The coronavirus pandemic has cast uncertainty over music programs across the country, but with the support of her mother, Moscow High School music teacher Leah Dahl says her program is now up and running and bigger than ever.

Dahl’s mother, Alice Hanks Allen, took it upon herself to sew together “slit” masks that include a small, horizontal hole beneath overlapping pleats. A student can lift the top layer out of the way and slip through a mouthpiece, which allows them to play brass and woodwind instruments.

“It’s just incredible that one woman did all of this,” Dahl said. “I have masks for sousaphones, for tubas, for trumpets (and more).”

Dahl said her mother is not only sewing special face masks but she’s also made polypropylene bell covers that stretch across the opening on the end of brass and woodwind instruments to help halt aerosolized particles from players’ mouths escaping into the air.

Since beginning the project, Dahl said word has gotten out on social media, and Hanks Allen has now received orders from Potlatch and Orofino school districts, as well as a school in Virginia.

“It’s a little counterintuitive to have a hole in a mask, but it’s the best we can do and it helps,” Dahl said. “I don’t want anyone to think that we’re being cavalier or removing all risks, because we very much aren’t — we still will only play outside or in the auditorium.”

Dahl said she and her students are considering doing small chamber or ensemble performances as well as staging virtual concerts in lieu of their usual larger performances, in the interest of health and safety.

Hanks Allen, 75, said music has always been an important part of her life. Her mother was a graduate of the New England Conservatory of Music and later earned teaching degrees in music and English. She plays a number of instruments herself and used to sing opera.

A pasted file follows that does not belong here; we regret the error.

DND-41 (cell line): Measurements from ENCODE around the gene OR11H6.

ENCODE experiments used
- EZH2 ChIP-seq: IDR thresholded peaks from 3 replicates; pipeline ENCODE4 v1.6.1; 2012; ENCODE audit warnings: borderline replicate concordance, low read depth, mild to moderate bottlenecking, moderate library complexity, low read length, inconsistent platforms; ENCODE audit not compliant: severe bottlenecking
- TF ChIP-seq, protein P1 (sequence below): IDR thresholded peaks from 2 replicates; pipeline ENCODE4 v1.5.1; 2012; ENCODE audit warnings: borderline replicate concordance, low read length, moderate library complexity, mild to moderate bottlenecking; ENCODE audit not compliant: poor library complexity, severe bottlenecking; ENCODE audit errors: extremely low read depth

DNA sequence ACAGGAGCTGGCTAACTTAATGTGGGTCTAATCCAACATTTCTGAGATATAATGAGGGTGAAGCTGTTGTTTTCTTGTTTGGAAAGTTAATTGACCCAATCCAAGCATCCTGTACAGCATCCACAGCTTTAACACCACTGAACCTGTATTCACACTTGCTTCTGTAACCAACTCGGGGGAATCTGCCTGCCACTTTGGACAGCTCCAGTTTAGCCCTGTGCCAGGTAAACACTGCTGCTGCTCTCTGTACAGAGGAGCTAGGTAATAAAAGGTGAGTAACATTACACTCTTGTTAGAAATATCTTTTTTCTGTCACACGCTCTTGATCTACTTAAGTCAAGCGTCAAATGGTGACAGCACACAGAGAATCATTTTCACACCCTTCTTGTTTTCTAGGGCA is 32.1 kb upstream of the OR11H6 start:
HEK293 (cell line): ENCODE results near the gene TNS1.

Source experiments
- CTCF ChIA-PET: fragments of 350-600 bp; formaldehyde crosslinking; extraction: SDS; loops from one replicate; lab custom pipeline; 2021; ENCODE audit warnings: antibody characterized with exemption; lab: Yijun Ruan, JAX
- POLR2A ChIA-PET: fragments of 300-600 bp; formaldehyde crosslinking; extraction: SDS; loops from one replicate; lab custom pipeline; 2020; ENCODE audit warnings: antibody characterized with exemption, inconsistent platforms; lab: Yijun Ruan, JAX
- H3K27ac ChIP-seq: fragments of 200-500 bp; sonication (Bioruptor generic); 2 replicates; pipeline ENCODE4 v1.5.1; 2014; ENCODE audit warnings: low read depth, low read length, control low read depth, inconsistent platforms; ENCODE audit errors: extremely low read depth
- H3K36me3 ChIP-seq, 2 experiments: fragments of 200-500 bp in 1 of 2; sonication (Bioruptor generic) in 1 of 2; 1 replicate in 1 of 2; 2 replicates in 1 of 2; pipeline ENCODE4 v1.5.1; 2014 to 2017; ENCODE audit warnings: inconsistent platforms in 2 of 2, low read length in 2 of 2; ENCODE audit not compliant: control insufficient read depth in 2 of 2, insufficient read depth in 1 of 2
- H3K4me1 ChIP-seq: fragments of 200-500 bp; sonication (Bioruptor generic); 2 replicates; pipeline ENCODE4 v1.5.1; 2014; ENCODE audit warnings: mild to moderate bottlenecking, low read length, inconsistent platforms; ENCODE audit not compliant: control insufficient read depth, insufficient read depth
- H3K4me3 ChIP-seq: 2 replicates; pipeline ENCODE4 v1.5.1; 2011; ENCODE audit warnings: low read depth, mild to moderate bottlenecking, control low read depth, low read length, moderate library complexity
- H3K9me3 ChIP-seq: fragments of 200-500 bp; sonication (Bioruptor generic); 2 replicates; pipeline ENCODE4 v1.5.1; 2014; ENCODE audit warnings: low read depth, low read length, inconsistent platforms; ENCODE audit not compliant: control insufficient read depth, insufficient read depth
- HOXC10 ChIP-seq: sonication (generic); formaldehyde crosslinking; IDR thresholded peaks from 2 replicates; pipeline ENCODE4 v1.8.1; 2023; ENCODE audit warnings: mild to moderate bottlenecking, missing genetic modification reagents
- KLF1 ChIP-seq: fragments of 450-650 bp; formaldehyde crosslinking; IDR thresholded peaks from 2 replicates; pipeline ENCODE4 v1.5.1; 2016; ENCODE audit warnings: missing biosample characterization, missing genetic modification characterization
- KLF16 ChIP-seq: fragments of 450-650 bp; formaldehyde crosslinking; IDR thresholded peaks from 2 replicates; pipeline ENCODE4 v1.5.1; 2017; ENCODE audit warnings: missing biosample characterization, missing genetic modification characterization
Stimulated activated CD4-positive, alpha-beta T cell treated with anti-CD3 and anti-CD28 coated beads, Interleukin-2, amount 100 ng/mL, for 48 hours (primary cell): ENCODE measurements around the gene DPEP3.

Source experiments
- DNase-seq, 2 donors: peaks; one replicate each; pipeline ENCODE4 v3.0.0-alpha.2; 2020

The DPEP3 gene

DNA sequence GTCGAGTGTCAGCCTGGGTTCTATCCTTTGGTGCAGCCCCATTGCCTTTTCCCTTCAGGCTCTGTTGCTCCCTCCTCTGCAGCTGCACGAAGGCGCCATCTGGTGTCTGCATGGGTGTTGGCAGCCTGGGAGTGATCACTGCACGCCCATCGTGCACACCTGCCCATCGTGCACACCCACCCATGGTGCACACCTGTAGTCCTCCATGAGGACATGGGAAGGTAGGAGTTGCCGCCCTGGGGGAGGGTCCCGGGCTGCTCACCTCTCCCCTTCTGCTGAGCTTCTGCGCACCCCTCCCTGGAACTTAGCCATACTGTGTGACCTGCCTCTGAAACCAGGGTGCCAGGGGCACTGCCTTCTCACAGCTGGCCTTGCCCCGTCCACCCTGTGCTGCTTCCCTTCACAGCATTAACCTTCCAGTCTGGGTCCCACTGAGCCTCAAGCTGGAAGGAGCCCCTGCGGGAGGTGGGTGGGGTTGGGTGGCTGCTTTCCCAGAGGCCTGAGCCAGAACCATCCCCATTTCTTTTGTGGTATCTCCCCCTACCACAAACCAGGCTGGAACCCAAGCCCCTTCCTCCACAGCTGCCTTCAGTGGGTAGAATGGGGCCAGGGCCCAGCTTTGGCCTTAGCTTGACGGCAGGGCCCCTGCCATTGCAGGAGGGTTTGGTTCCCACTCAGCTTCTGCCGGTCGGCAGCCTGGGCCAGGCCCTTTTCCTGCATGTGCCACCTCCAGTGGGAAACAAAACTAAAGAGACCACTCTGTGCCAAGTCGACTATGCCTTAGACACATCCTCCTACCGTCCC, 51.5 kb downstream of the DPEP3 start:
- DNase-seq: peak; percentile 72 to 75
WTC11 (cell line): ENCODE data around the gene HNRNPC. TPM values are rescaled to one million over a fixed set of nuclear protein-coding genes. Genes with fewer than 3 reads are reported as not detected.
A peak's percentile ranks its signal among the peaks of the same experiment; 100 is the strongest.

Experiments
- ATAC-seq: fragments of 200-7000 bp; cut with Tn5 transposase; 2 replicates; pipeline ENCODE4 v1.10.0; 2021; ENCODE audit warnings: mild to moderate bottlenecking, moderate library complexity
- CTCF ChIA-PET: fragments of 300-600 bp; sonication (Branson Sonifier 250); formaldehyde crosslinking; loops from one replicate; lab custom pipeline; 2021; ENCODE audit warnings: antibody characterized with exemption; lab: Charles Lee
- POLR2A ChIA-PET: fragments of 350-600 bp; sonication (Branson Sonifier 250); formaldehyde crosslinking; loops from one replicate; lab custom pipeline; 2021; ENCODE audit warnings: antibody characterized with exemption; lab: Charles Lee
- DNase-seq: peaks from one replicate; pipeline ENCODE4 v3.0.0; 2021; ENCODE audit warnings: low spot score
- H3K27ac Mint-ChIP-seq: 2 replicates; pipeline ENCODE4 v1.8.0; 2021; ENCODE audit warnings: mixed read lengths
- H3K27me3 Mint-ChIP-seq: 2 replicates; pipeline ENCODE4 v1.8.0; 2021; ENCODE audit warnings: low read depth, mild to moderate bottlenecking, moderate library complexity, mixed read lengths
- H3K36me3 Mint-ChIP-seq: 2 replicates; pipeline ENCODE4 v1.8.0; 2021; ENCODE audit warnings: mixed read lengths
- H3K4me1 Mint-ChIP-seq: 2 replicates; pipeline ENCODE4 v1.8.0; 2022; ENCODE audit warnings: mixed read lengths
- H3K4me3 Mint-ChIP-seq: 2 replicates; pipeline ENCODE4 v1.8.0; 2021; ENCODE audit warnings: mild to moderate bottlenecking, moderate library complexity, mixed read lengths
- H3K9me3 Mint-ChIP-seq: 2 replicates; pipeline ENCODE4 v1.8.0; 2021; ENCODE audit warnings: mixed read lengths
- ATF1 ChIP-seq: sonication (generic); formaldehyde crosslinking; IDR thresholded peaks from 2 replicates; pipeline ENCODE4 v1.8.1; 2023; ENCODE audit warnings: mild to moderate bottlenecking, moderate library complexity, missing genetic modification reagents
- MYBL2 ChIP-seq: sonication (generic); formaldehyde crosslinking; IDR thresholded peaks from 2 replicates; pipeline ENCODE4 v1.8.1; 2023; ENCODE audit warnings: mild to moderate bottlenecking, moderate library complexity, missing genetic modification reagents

Today, she plays fiddle and sometimes bass for a bluegrass band near her home in Bozeman, Mont. Hanks Allen said she made sure her three daughters received the benefit of music training as well. All three of her daughters still play music to this day, she said.

“The reason I’m doing this, of course, is for Leah — but also, music strengthens a student’s ability to do so many things,” she said. “It strengthens their mind and it strengthens their heart.”

Hanks Allen said music education provides a host of benefits to students, especially at an early age. She said this is first and foremost about young people “enriching their lives” with music.

She said she did want to support her daughter in a time of crisis, but the most important aspect of this project was to support the students. Music classes “shouldn’t be an elective,” she said.

Dahl said the support of her mother meant a great deal to her, especially in a time where the future of her career as a music educator seemed uncertain.

“I get a little emotional — not only is this my field and it’s my job, but it’s my heart,” Dahl said. “To have everything shut down so abruptly in March and have the future of my career in doubt and the students and families unsure about what’s going to happen — this just hits all the feels.”

Scott Jackson can be reached at (208) 883-4636, or by email to

Recommended for you